Zimbabweans urge government to pay civil servants salaries in line with PDL

Zimbabweans urge government to pay civil servants salaries in line with PDL

Zimbabweans have urged the government to pay civil servants, particularly teachers, salaries that are in line with the poverty datum line.

This was told to Parliament’s Portfolio Committee on Budget, Finance and Economic Development during post budget feedback meetings held across the country from 26-30 April.

According to the committee’s report presented in Parliament yesterday, the meetings were in response to an outcry from stakeholders and members of the public that their recommendations during budget consultations were not taken on board.

Members of the committee were split into four teams and visited the following centres: Mvurwi, Chiweshe, Mt Darwin, Mahusekwa, St Mary’s, Chitungwiza, Mutoko, Harare, Karoi, Gokwe, Mberengwa, Shurugwi, Chachacha, Hwange, Inyathi, Plumtree, Murambinda, Zimunya, Chiredzi and Chivi.

The committee said it visited 21 centres but only 20 were listed.

According to the committee, the majority of participants said there was  an urgent need to address the plight of civil servants, particularly the teachers so that they return to class.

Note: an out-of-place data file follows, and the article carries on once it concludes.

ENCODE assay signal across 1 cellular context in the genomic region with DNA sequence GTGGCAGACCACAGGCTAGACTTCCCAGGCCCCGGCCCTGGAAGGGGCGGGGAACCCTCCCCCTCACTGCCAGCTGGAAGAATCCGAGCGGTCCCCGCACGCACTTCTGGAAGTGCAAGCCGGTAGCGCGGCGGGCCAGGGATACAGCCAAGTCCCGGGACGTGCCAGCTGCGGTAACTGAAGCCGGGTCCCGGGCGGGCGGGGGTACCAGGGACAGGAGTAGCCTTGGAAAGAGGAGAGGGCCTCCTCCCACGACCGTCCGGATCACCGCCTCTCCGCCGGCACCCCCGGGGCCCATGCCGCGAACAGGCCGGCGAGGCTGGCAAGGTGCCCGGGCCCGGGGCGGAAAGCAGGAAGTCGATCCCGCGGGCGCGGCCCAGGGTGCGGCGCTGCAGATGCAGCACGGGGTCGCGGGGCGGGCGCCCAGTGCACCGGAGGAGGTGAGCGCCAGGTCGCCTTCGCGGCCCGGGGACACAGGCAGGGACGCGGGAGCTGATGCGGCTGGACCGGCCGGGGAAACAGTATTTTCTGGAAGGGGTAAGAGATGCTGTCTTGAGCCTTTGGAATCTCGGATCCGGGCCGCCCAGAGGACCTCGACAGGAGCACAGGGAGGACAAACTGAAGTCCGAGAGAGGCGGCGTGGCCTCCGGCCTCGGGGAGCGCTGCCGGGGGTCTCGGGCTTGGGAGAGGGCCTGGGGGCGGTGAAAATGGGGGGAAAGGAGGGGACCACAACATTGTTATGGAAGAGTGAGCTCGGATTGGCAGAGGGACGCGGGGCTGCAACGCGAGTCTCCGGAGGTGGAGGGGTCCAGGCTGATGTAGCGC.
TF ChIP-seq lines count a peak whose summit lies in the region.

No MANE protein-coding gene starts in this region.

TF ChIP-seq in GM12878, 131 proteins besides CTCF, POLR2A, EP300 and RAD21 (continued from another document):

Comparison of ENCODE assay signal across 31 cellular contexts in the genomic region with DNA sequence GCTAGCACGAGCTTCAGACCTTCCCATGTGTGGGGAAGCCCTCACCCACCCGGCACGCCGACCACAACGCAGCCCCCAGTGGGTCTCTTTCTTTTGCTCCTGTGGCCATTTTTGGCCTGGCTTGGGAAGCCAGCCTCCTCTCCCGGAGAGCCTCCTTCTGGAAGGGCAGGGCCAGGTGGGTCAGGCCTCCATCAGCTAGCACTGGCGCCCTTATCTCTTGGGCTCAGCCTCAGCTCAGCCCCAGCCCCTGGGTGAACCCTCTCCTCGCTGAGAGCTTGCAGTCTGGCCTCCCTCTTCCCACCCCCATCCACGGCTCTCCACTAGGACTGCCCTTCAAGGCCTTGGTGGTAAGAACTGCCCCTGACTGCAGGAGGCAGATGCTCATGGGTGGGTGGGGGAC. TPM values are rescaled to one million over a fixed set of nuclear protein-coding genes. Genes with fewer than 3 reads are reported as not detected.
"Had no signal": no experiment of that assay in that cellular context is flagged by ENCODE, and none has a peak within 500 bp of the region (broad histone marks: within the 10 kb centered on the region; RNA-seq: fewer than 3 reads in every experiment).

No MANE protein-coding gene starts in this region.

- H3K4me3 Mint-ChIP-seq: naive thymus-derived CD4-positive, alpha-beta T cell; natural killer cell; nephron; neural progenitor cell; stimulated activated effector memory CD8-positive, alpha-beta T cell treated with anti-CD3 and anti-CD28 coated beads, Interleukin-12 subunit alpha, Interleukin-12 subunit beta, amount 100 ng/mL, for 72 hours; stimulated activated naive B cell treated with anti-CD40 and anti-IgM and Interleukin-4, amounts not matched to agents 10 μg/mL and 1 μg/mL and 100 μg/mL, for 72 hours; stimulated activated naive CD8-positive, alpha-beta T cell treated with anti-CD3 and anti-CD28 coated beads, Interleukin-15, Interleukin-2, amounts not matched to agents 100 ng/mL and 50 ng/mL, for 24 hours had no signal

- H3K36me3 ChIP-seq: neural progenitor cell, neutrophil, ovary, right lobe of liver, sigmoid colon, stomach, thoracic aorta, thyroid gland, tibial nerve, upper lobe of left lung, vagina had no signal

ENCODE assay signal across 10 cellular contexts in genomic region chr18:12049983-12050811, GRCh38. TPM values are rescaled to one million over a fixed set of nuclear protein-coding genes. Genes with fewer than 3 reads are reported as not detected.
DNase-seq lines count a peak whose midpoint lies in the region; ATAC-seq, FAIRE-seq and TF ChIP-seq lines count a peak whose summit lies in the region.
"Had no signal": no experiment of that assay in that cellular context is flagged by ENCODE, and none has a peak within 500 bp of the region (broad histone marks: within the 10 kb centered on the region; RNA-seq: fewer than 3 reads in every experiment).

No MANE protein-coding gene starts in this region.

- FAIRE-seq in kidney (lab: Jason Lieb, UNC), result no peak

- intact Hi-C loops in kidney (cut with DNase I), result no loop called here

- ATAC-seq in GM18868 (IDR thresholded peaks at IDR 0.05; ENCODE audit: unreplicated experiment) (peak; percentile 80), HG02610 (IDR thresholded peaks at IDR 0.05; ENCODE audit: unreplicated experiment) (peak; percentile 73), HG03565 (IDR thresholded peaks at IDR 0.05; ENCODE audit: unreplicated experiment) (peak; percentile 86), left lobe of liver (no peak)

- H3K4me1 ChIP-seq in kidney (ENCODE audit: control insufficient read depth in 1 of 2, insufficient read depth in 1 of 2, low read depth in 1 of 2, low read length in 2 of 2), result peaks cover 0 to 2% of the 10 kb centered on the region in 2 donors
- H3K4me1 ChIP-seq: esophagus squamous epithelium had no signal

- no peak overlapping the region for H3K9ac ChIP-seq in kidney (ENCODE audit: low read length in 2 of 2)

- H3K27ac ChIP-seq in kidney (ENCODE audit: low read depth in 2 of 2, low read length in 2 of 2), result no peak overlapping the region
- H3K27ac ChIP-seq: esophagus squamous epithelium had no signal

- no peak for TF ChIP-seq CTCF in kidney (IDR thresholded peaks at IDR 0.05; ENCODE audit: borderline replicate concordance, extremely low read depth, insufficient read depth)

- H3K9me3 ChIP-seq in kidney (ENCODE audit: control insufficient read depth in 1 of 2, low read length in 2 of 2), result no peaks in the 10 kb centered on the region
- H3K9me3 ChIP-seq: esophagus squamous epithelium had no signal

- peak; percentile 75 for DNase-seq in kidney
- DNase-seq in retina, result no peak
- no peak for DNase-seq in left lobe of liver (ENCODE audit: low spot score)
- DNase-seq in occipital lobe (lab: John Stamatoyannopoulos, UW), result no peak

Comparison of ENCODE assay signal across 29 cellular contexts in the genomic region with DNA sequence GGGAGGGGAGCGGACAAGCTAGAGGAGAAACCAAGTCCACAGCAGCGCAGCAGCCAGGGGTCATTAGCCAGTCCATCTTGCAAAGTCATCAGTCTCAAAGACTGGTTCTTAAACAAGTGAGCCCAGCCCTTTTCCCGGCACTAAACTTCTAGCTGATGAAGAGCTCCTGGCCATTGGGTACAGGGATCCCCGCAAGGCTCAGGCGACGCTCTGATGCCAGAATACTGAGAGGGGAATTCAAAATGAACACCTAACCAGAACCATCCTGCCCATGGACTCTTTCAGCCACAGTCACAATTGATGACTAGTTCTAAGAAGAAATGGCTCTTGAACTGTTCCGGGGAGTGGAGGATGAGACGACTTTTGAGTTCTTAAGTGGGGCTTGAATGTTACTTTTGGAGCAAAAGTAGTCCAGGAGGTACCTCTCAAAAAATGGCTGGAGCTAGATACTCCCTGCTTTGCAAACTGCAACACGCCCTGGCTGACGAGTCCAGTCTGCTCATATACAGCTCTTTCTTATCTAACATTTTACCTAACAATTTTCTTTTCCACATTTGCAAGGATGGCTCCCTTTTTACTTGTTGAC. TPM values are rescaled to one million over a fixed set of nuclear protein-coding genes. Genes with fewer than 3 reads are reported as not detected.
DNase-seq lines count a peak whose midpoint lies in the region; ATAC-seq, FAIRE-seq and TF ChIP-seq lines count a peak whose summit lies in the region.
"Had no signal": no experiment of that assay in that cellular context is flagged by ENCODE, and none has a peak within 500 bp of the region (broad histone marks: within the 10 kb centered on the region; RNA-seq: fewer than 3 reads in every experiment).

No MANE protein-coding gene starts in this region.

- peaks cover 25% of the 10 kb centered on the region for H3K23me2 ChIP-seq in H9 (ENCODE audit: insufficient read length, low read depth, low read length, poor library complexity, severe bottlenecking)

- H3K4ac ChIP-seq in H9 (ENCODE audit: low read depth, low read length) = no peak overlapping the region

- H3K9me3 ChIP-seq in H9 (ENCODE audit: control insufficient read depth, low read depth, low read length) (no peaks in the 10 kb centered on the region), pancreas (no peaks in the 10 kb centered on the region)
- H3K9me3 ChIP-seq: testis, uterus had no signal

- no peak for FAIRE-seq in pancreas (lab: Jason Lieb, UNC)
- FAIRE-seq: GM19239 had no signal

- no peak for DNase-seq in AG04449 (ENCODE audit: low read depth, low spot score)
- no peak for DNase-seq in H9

They proposed that civil service salaries be addressed as a matter of urgency, with their salaries pegged in line with the poverty datum line.

The PDL was $5 771 per person in May translating to $34 626 for an average family of six, which is: father, mother and four children.

Some civil servants are getting half this.

Teachers’ unions have been calling for a minimum salary of US$520 which translates to $44 418 at the current auction rate.

The participants told the committee that apart from salaries, the budget should address the housing needs of primary and secondary school teachers.

There was also need to refurbish houses for rural teachers and to construct new ones.

The participants urged the government to recruit qualified ECD teachers in rural areas and to provide transport for headmasters in rural schools because they were seen using public transport carrying examination papers from district offices to their respective schools.



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